To get ahead, it’s a given that you must be highly competent, whether you are managing projects or in charge of a business’s P & L. However, once they know you can do the work, your boss, or the boss in a company that may someday hire you, will ask if you’re the kind of person who can influence and inspire others to achieve great things.
Your brand, or reputation, at the most fundamental level, answers the question: “Who are you?” When people understand who you are and believe in you, you acquire influence. The question “who are you?” can be intimidating. However, it’s easy to answer if you examine the events that have shaped you. Each of us has lived a life, with ups and downs that have given us powerful, character-building lessons. I’ve seen leaders who consciously embrace their brands, who know who they are and communicate it effectively, become rising stars. They stand out among their colleagues and accelerate their careers because of the impact of their brands.
The elements of a strong, leader brand are often misunderstood. For example, is personality important? Sure, it’s one aspect of who you are. But it isn’t the sum of your brand. You may be analytical, smart, outgoing, engaging, or a good listener—and these are good qualities—but they do not make a brand. Likewise, the outer you—often referred to as executive presence, from wardrobe and grooming to body language—matter, too. So do your energy and passion.
However, the core of your brand is your character, the values that define you. As Abraham Lincoln once said, “Character is like a tree and a reputation like a shadow. The shadow is what we think of it; the tree is the real thing.”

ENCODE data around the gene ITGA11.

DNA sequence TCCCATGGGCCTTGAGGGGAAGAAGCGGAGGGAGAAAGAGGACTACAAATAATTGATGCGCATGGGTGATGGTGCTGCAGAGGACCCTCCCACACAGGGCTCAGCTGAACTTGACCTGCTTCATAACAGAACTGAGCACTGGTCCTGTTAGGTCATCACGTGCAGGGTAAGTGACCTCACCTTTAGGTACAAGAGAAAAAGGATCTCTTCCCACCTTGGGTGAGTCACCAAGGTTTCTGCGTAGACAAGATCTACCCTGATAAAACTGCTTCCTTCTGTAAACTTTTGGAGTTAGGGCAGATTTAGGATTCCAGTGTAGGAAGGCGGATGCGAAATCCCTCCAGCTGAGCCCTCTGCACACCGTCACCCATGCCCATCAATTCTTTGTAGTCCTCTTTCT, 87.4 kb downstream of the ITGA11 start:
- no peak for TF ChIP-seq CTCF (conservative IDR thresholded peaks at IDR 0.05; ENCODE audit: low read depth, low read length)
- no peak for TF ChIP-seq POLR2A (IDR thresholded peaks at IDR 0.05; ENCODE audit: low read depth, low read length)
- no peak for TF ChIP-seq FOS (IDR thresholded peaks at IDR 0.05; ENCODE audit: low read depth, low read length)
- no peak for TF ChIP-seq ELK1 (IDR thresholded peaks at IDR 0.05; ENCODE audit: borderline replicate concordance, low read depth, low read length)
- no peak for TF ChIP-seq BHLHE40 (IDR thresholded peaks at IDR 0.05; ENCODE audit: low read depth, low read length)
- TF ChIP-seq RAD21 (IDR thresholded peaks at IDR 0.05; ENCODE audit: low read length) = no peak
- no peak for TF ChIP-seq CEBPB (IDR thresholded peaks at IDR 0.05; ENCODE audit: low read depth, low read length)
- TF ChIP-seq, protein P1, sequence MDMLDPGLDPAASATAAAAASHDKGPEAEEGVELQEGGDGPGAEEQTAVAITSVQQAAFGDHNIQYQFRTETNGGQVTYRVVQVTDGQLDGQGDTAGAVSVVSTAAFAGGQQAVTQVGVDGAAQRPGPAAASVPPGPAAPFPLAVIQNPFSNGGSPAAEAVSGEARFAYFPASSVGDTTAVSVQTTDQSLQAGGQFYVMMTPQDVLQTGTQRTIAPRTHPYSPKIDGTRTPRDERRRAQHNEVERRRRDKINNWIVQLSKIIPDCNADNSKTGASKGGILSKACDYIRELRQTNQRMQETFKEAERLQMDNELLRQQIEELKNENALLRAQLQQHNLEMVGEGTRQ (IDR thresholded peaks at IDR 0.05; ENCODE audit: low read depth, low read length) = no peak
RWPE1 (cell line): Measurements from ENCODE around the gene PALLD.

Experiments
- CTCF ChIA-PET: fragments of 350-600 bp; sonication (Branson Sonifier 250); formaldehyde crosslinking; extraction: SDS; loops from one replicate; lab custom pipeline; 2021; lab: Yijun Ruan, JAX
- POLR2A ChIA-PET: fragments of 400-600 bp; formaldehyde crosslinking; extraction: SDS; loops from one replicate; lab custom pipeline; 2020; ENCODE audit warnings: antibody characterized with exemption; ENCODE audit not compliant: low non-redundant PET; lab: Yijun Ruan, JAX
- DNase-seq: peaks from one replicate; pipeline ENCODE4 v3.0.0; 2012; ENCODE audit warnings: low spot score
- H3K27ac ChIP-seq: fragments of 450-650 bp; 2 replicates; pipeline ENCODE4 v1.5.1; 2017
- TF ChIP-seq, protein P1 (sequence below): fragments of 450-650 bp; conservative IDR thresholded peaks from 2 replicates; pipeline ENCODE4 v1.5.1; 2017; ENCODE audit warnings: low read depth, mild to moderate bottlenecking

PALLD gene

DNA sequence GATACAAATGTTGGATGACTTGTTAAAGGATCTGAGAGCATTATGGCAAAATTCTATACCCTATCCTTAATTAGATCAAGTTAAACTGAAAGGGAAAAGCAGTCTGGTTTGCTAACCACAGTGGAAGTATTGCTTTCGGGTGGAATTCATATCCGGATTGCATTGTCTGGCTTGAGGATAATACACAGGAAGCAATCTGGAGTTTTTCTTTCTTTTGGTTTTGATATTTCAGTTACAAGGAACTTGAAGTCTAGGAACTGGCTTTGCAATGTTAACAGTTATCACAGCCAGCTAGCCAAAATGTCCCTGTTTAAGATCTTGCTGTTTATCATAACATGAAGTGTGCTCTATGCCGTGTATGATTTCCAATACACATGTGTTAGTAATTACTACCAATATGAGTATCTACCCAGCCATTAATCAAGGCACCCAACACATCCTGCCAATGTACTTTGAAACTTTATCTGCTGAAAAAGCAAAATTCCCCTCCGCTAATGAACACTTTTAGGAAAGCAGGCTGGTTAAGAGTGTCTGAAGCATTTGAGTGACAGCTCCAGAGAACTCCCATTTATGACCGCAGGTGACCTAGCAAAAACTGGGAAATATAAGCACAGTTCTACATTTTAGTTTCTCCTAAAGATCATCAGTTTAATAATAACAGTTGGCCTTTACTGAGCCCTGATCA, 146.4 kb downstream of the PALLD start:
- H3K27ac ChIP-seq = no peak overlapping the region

You come to understand the real thing by thoughtfully considering your wins, losses, successes, failures, and experiences. A brand or character isn’t something you can manufacture; it is what is authentic about you. Your skill in communicating casts the shadow that becomes your reputation.
The first step to discovering your brand is to embrace the idea that you have a brand, that it has power, and that you can harness it to accelerate your career. Once you have a clear view of the values and principles that make you the leader you are, it is important to communicate them to others; to build trust, gain influence, and position yourself as an exceptional leader.
So, as a rising leader, how do you raise your brand awareness and become a leader of tomorrow?
Above all, think about your brand, because other people do. On your way to the top, learn who you are and communicate that to others. Because who you are will be a deciding factor in your success.
About the Author(s)
Suzanne Bates is CEO of Bates Communications, a consulting firm that helps leaders and organizations communicate in a powerful, strategic way. A former award-winning television journalist, she is the author of Speak Like a CEO, which has been published in five languages and is in its 11th printing, as well as Motivate Like a CEO, and her new book, Discover Your CEO Brand.